At the moment, ownership in the South African economy is in the hands of a few large conglomerates and transnational corporations.
Nonetheless, unlike the Soviet Union where state ownership defined the socialist order, ownership of the means of production in South Africa has to be changed such that it is socialised. This means social ownership and control of property is not just embodied in the state but has to also be located directly within the hands of workers and communities.
The state has a key role in terms of socialising property relations in South Africa. Besides expanding the reach and ownership base of the state through state owned farms, consideration must be given to nationalisation of particular enterprises in certain sectors to break the dominance of private capital.
Also, worker and community enterprises should consider joint ventures with the state, that fundamentally redefines the meaning of public/“private” partnerships. This is feasible mainly at a local government level.
Ultimately, the state has a regulatory role to prevent the over concentration of ownership and this can be facilitated through a host of policies like competition policy, anti-trust laws, complete state ownership and so on.
(4) Internationalism has been a core Communist principle.
The unity of workers from around the world in their struggle against capital and for socialism has inspired revolutionaries, activists and intellectuals for several generations.
Of late there is a tendency to downplay internationalism and replace it with the principle of solidarity. These principles, however, are not the same. Solidarity mainly amounts to worker-to-worker or union-to-union support across national boundaries within defensive struggles.
Internationalism includes solidarity but also supports worker power to take over or defend nation states against imperialist globalisation. Transformative unionism upholds the principle of internationalism and recognises the need to develop global strategic alliances to advance and defend socialist gains.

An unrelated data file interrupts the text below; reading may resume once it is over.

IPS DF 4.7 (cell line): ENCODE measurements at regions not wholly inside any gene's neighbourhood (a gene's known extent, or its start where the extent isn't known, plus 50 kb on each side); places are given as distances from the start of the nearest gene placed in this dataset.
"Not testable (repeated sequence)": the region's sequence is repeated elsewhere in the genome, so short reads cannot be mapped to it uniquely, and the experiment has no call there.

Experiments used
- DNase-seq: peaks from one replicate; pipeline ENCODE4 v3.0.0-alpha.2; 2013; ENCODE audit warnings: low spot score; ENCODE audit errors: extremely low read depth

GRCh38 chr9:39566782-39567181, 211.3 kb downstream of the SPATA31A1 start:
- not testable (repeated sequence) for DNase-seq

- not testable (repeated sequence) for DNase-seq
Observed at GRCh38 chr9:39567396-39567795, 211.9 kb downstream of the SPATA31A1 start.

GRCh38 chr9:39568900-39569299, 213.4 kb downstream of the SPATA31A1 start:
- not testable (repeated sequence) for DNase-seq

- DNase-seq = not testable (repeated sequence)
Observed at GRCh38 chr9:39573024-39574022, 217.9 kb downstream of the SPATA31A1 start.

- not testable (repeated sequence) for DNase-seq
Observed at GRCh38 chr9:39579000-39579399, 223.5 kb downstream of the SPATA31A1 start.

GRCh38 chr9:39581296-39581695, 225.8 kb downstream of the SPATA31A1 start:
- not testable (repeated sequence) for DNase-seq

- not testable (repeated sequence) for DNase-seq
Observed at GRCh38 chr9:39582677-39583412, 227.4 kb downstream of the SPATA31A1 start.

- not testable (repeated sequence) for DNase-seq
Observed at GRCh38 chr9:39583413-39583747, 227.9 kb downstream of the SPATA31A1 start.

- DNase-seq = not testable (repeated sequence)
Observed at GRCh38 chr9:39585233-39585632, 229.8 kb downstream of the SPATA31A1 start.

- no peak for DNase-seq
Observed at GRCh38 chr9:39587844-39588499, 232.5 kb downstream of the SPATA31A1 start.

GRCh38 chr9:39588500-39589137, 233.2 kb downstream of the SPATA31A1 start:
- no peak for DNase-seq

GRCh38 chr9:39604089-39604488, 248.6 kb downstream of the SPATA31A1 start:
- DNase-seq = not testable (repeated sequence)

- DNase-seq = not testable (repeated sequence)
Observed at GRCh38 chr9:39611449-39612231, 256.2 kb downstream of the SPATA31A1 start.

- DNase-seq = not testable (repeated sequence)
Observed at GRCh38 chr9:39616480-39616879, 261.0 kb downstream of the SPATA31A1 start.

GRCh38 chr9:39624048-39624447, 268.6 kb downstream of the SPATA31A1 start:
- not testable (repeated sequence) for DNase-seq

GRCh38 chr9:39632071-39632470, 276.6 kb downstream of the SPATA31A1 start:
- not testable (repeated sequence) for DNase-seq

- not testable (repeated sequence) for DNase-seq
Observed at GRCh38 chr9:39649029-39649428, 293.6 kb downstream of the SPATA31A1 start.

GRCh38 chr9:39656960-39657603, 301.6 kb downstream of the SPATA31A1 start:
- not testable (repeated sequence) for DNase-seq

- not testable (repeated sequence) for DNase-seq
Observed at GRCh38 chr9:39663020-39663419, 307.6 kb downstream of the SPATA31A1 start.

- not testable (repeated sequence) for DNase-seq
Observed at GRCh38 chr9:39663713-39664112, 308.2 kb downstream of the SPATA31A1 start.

(5) Transformative alliances — are essential to advance working class hegemony within the National Democratic Revolution.
This operates at two levels. One at the level of party-to-movement relationships which are best represented by the Tri-partite Alliance between COSATU, the SACP and the ANC. This is a relationship that maintains the fraternal autonomy of forces and allows strategies and tactics to be negotiated.
For workers the main political significance held out by the tri-partite alliance is the opportunities it holds out to contest state power and promote transformation from above.
The other level of transformative alliances operates between social movement to social movement. For instance, COSATU needs to forge alliances with SEWU (an informal sector organisation for the self employed), unemployed workers organisations or even the Black Management Forum to ensure transformation is asserted from below. Ultimately, these alliances hold the prospect of ensuring worker plans dominate transformation.
Basically for unions, in South Africa today, to accept transformative unionism amounts to pushing the frontiers of trade union organisation and class consciousness. It ensures the crucible of day-to-day struggles to advance socialism places workers at the coalface of a new chapter in South African history — the struggle to advance a socialist revolution.